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I have the next problem.

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$H_{c1}(j\omega )$ is the ideal antialising filter and $H_{c2}(j\omega )$ is a real one. I'm asked to design $H(e^{j\Omega })$ so that $y[n]$ in the second diagram (the one on the right) is exactly the same as $x[n]$ in the first diagram (the one on the left).

I did something but I'm pretty sure that it isn't right. I found the equation for $H_{c2}(j\omega )$ as a function of $\omega$. Then I normalized the $\omega$-axis due to the A/D converter and divided the magnitude by $T$. If I didn't make any mistakes while doing the algebra, we get that

$$H_{c2}(e^{j\Omega })=\frac{9}{10}\cdot \frac{1}{\pi - \omega _{p}T}\cdot \Omega + \frac{9}{10}\cdot \frac{1}{\pi - \omega _{p}T}\cdot \pi + \frac{1}{10}\hspace{0.5cm} for\hspace{0.5cm} -\pi < \Omega < -\omega _{p}T$$

After that, I just thought of finding the inverse function of $H_{c2}(e^{j\Omega })$ for $-\pi < \Omega < -\omega _{p}T$... And that was it. Let $B(\Omega)=\frac{1}{\frac{9}{10}\cdot \frac{1}{\pi - \omega _{p}T}\cdot \Omega + \frac{9}{10}\cdot \frac{1}{\pi - \omega _{p}T}\cdot \pi + \frac{1}{10}}$. Then,

$$H(e^{j\Omega }) = \left\{ \begin{array}{l1} B(\Omega ) & \mbox{if } -\pi <\Omega <-\omega _{p}T \\ 1 & \mbox{if } -\omega _{p}T < \Omega<\omega _{p}T \\ B(-\Omega) & \mbox{if } \omega _{p}T < \Omega<\pi \end{array} \right.$$

The problem with this is that I'm pretty sure that the filter I "designed" has no antitransform. I think that there is a smarter way of approaching this exercise but I just can't see it.

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so that $y[n]$ in the second diagram (the one on the right) is exactly the same as $x[n]$ in the first diagram (the one on the left).

Considering that $H_{c1}$ is per your very own definition $\ne H_{c2}$ means that without restricting your system's input $r_c$, there's nothing you can do. You will have to implement a filter with transfer function $H_{c1}$ if you need a system with transfer function $H_{c1}$; there's no way around that.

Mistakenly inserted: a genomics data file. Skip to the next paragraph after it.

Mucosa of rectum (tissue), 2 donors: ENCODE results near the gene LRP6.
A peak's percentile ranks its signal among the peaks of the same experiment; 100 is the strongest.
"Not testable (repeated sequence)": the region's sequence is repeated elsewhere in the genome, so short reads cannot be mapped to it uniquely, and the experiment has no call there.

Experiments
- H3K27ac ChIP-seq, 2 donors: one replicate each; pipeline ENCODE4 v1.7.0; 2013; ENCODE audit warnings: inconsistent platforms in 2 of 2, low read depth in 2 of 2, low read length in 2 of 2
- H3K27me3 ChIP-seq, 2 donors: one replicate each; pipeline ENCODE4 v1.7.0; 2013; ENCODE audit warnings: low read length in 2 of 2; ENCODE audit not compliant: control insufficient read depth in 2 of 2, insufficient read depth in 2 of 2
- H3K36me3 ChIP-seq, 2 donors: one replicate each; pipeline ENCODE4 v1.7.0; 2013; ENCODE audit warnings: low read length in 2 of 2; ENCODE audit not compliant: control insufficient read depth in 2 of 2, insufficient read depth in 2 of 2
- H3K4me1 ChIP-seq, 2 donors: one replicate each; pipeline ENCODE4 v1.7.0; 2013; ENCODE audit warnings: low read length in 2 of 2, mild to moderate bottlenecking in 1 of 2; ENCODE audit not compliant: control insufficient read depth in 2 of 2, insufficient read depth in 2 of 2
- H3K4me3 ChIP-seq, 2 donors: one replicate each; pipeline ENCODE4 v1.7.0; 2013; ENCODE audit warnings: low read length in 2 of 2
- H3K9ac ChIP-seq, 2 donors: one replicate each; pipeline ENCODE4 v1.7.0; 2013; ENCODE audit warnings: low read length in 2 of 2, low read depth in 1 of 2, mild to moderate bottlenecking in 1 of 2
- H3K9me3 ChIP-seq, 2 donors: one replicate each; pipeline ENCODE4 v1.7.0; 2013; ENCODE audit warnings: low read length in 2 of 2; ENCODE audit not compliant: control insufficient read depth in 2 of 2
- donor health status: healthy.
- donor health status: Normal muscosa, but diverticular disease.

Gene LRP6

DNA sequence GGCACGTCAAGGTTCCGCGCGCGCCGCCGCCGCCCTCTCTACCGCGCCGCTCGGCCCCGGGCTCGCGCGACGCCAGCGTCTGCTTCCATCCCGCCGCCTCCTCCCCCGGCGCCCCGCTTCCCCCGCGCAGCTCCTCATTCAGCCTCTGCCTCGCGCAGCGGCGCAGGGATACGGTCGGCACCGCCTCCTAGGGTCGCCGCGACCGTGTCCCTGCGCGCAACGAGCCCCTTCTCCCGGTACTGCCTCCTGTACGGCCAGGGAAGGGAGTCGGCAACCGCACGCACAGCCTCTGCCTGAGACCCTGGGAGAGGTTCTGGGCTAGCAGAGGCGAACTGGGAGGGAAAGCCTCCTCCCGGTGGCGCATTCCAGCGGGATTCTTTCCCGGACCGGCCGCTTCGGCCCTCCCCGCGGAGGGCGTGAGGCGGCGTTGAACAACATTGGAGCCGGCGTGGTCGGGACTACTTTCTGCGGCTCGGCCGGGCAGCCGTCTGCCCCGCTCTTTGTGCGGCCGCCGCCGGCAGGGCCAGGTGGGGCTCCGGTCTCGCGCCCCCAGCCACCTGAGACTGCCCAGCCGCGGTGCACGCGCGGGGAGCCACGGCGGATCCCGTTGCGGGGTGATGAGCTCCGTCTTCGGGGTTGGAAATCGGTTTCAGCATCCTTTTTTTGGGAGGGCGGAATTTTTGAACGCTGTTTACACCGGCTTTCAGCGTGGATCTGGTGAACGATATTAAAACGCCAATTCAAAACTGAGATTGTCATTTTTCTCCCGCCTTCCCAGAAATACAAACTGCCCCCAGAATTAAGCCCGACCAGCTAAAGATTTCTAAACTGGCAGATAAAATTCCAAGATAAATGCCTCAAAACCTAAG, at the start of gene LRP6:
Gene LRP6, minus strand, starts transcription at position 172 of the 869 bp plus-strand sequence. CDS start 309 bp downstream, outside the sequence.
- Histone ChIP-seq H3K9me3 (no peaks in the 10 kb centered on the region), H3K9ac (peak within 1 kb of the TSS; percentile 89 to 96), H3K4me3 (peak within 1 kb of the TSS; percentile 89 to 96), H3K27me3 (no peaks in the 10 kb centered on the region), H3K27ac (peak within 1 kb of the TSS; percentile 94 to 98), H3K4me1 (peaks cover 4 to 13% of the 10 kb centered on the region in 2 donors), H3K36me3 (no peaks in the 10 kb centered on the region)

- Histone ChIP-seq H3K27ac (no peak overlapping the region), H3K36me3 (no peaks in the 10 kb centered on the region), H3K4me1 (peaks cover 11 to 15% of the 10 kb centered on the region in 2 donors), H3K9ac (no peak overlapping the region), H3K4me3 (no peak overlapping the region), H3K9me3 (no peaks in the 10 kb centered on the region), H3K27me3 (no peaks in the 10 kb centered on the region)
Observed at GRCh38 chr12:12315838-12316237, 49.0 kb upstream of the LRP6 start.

Now, $H_{c1}$ being impossible with finitely long filters (as it is infinitely sharp in frequency domain), this is impossible.

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  • $\begingroup$ But couldn't $H_{c1}$ be expressed as a product of $H_{c2}$ and something else? It doesn't seem so impossible, at least to imagine. $\endgroup$ – Tendero Feb 9 '16 at 0:42
  • $\begingroup$ So, you can't allow aliases, because it's impossible to get rid of them. Hence the first filter needs to have reached its stop band at the Nyquist edge of the ADC $\endgroup$ – Marcus Müller Feb 9 '16 at 7:51
  • $\begingroup$ Hence, close to that, your signal will be distorted $\endgroup$ – Marcus Müller Feb 9 '16 at 7:52
  • $\begingroup$ Also, since $H_{c2}$needs to be infinitely long, no, it cannot be considered a product of two finitely long filters. $\endgroup$ – Marcus Müller Feb 9 '16 at 7:53
  • $\begingroup$ And what if $H(e^{j\Omega})$ was allowed to be infinitely long? Would it be possible then? $\endgroup$ – Tendero Feb 9 '16 at 15:07
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I just found this exact problem in Oppenheim-Schafer's Discrete Time Signal Processing (2nd edition). For those interested, it's exercise 4.56.

I've found in Internet the solutions for those problems. The solution for 4.56 that the book gives us is

enter image description here

So the definition of the filter written in the original question was correct.

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